SAN ANTONIO -- Bowl games are an annual ritual at Nebraska.
For Northwestern, a postseason appearance is a little more of a rarity with a total of three. Saturday's Alamo Bowl against Nebraska will be Northwestern's fourth.
"I've addressed that with them. It's like Babes in Toyland or kids in a candy store - this is so atypical, so out of our routine that you just don't know what to expect," coach Randy Walker said Friday. "I think we've started to get grounded pretty well."
The matchup itself is a little out of the ordinary: Northwestern, which until the mid-1990s was the perennial understudy in the Big Ten, facing No. 9 Nebraska (9-2), which won three national titles in the '90s and hasn't had a losing season since 1961.
The No. 18 Wildcats (8-3) haven't been to a bowl game since playing Tennessee in the Citrus Bowl following the 1996 season. Northwestern won the Big Ten title in 1995 and went to the Rose Bowl, but before that had not played in a bowl since the 1948 Rose.
The Cornhuskers have played in 39 bowls, including a string of 32 straight.
"We're just playing this year. The past doesn't matter," Northwestern receiver Teddy Johnson said. "We realize we've got to start somewhere. Maybe we're starting our 32."
The Huskers also aren't looking at Northwestern's past. The Wildcats averaged 38.56 points per game this season while tying for first in the conference.
"Northwestern is a team that's on the rise. If you look at them like that then they will catch you off guard. They've been doing it to a lot of teams this year," defensive tackle Loran Kaiser said. "They come at you in a hurry."
The Huskers have admitted that the AlamoDome, where they won last year's Big 12 championship, is not where they wanted to play their bowl after spending the first two months of the season at No. 1.
Losses to Oklahoma and Kansas State quickly changed that.
"It was like a snowball rolling downhill and you can't stop it," center Dominic Raiola said. "You know it is happening but you just can't stop it."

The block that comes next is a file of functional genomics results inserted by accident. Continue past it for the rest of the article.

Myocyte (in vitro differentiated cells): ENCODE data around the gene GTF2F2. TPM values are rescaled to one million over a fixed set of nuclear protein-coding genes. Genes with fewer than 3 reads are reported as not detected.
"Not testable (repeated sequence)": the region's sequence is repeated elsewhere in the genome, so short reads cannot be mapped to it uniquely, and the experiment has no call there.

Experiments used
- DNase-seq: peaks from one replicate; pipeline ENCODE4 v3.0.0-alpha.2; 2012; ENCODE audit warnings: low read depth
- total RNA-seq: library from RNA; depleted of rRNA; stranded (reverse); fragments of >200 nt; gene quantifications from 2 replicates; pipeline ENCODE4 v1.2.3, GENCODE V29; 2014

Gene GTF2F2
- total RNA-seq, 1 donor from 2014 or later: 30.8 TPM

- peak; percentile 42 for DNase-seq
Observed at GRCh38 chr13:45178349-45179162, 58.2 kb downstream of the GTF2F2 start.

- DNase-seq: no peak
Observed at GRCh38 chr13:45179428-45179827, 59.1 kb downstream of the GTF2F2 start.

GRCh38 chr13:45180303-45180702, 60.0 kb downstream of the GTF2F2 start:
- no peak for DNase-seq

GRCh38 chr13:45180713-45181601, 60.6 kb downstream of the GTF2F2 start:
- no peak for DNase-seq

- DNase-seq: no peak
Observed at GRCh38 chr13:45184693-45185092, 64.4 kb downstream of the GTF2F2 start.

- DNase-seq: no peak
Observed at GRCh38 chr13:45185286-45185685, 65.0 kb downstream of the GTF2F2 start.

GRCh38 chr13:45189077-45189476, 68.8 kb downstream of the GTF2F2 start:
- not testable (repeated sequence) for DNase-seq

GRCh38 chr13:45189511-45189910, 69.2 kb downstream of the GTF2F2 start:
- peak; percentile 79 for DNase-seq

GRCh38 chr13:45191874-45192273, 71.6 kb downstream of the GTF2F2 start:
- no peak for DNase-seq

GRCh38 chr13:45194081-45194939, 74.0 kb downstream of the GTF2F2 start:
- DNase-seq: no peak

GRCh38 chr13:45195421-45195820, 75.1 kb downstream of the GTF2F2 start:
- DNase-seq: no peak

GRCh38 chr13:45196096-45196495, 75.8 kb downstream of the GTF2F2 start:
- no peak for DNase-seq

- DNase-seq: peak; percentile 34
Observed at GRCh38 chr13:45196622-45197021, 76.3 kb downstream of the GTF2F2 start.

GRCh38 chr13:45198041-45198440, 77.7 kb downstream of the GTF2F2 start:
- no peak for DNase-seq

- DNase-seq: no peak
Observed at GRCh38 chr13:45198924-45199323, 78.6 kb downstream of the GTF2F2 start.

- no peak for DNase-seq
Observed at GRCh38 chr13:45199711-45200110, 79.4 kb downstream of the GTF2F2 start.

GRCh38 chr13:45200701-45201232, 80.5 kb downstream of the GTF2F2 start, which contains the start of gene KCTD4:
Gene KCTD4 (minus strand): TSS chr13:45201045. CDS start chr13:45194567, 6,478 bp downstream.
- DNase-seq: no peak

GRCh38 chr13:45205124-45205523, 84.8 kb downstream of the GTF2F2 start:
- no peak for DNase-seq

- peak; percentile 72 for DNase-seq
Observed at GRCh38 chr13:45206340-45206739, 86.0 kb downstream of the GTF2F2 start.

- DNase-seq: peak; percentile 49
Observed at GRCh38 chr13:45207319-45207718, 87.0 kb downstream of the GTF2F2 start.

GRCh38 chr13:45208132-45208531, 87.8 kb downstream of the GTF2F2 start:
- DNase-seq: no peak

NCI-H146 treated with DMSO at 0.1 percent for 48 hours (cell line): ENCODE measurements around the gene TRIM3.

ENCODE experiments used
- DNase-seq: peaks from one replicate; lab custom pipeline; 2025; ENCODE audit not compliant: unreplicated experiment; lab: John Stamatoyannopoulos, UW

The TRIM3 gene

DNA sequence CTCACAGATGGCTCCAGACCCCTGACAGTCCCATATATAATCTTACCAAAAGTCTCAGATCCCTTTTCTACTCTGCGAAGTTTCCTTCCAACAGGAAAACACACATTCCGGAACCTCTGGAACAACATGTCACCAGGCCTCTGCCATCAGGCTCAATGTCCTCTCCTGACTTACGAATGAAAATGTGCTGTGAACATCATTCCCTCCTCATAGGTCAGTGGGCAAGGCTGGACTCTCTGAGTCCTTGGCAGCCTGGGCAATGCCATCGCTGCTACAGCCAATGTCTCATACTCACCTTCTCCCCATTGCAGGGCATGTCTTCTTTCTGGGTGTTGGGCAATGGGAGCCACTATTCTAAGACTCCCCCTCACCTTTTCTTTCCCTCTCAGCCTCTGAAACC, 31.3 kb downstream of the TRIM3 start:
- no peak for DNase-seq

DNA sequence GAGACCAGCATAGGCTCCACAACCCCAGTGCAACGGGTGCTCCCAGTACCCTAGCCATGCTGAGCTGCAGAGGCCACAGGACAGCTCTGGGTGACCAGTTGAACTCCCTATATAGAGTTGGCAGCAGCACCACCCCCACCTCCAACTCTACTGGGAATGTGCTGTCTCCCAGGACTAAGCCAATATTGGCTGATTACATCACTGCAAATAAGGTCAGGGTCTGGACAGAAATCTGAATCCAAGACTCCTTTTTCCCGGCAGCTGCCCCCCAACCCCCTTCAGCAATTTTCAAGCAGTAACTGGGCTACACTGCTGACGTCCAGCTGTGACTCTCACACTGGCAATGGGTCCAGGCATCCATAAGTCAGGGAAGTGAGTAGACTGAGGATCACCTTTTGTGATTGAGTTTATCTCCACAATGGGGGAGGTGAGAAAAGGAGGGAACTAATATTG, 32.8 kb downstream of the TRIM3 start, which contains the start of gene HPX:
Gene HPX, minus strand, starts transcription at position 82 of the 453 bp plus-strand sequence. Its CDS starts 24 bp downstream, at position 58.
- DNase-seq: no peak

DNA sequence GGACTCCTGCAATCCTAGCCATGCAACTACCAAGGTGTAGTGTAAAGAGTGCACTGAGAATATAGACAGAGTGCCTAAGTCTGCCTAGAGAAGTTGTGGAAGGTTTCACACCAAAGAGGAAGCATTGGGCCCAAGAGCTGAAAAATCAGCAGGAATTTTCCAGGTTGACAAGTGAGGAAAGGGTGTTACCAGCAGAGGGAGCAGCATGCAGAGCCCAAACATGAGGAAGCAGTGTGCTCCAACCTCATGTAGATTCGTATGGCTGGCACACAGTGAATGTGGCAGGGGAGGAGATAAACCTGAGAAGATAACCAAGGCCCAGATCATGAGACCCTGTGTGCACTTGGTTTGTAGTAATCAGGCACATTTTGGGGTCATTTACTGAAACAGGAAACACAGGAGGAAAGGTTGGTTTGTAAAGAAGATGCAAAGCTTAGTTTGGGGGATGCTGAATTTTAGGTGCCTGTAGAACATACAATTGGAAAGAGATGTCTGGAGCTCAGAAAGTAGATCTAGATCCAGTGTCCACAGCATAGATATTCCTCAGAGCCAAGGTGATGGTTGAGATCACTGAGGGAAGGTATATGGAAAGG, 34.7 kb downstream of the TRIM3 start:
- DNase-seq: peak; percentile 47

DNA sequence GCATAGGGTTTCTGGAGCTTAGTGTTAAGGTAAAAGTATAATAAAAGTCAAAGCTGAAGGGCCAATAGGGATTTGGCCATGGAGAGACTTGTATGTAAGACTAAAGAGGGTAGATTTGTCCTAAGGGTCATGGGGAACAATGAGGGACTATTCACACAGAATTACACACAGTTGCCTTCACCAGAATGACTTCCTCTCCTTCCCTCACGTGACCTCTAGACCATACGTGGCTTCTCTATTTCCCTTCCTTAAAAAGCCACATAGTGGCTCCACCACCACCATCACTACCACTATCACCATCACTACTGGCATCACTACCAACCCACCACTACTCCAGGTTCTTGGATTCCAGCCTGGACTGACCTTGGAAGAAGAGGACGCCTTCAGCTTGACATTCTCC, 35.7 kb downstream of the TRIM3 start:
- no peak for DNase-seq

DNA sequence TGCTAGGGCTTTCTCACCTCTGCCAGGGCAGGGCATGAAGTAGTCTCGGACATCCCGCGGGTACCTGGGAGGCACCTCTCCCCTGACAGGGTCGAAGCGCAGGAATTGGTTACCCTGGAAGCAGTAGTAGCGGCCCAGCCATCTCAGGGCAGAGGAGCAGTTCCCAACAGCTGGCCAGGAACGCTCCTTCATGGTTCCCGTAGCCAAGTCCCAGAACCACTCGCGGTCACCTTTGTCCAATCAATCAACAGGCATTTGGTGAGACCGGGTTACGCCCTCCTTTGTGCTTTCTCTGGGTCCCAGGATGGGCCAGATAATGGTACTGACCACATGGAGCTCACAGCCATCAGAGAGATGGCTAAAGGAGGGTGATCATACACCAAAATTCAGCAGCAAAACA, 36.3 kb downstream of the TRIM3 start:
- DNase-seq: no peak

The disappointment of not playing in a Bowl Championship Series game has faded over the last few weeks.
"Just looking at Northwestern and thinking about them, initially I didn't think they were that good. But when you look at them on film, you realize they are very physical and tough," Raiola said. "People have put points up on them but I wouldn't underestimate them."
Nebraska coach Frank Solich said the Huskers have had to adjust as their goals dropped, but have taken the past week of practice seriously.
"We have a chance to be rated we think maybe in the top five if we win this game. All that is great motivation," Solich said.
The Wildcats could also be a little disappointed this postseason. Northwestern had the inside track to the Rose Bowl, but lost to Iowa in the second-to-last game of the season. Purdue, which beat Northwestern on Oct. 14, got the Big Ten's Rose Bowl bid instead.
The Wildcats were 3-8 in Walker's first season last fall. Any players on this year's team were backups the last time Northwestern played in a bowl. And it's Walker's first trip to a bowl as a head coach. He came up just short two years ago when his Miami of Ohio team went 10-1 but did not get a bid.
"It's excitement. It's something we haven't experienced," Walker said. "None of our guys have been a guy in a bowl game before and now they're guys and they need to understand what it takes to get the distractions out of their mindset and get ready to play."